NIACE responds to National Careers Council’s first report

5th June 2013

NIACE welcomes the publication of the report of the National Careers Council, as an opportunity to focus attention on the importance of careers education and development through support, guidance and mentoring. Helping people of all ages navigate a complex and changing labour market assists in the efficiency of the economy as well as the wellbeing and fulfilment of individuals.


An aspirational nation: creating a culture change in careers provision contains much of value and NIACE supports the broad thrust of its approach, recognises much of the analysis and welcomes the description of its own mid-life career review initiative as “highly innovative”. NIACE is also pleased that that its potential to contribute to workplace outreach and intergenerational work through family learning is also acknowledged.


However, NIACE would characterise the report as falling into two parts overall. The first helpfully highlights the need for more work to be done by the National Careers Service to engage with employers and other partners in order to provide an even better service to adults. This would be aided substantially if Government permitted the service to undertake targeted marketing and outreach to those groups of people who need the support most. Such spending would allow for the modest Business, Innovation and Skills (BIS) and Ministry of Justice (MoJ) investments in the Service to have even more impact.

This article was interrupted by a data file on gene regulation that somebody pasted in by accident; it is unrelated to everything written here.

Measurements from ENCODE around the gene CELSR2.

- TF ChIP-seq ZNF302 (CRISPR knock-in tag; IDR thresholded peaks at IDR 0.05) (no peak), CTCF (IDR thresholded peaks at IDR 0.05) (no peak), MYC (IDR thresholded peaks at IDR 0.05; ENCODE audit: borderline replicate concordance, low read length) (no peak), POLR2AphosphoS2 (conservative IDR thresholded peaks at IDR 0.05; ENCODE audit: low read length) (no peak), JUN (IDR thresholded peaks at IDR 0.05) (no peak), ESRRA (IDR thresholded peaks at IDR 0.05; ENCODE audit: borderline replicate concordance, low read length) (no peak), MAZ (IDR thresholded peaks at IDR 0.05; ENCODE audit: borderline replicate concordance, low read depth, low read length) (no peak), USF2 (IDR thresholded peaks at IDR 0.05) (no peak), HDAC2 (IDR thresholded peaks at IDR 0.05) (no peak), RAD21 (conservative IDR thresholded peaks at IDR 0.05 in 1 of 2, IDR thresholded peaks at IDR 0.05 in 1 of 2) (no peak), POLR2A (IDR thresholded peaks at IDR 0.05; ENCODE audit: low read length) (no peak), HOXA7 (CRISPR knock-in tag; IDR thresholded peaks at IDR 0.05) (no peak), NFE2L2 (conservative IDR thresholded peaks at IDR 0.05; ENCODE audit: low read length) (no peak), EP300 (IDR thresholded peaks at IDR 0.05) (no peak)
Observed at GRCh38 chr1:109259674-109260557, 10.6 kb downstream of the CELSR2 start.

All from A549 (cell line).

The second, more problematic part of the report, which NIACE fears could swamp the focus on all people aged over 18, is the set of recommendations regarding support for people under 18. NIACE supports the analysis – cited from OECD, the Select Committee, the CBI and others – that schools and colleges need to improve the careers education they provide or secure such that young people reach the age of 18 with a better understanding of the world of work, their prospects, the role of learning throughout life and with the characteristics of resilience, adaptability and self-confidence which come with being a lifelong learner.


Since the £104 million annual budget for the National Careers Service is funded by BIS (80%), MoJ (13%), Department for Education (less than 5%) and Department for Work and Pensions (less than 1.5%), Government would need to look at where responsibility for funding provision for people under 18 should lie rather than, effectively, ‘robbing Peter to pay Paul’.


NIACE’s Chief Executive, David Hughes, said:


“Ofsted is shortly to publish a report exploring the extent to which all young people up to and including the age of 16 are receiving comprehensive impartial advice and guidance in order to make informed decisions about their options pre- and post-16. We look forward to contributing to a debate with all government departments about what reforms may be needed and how provision might be funded equitably.”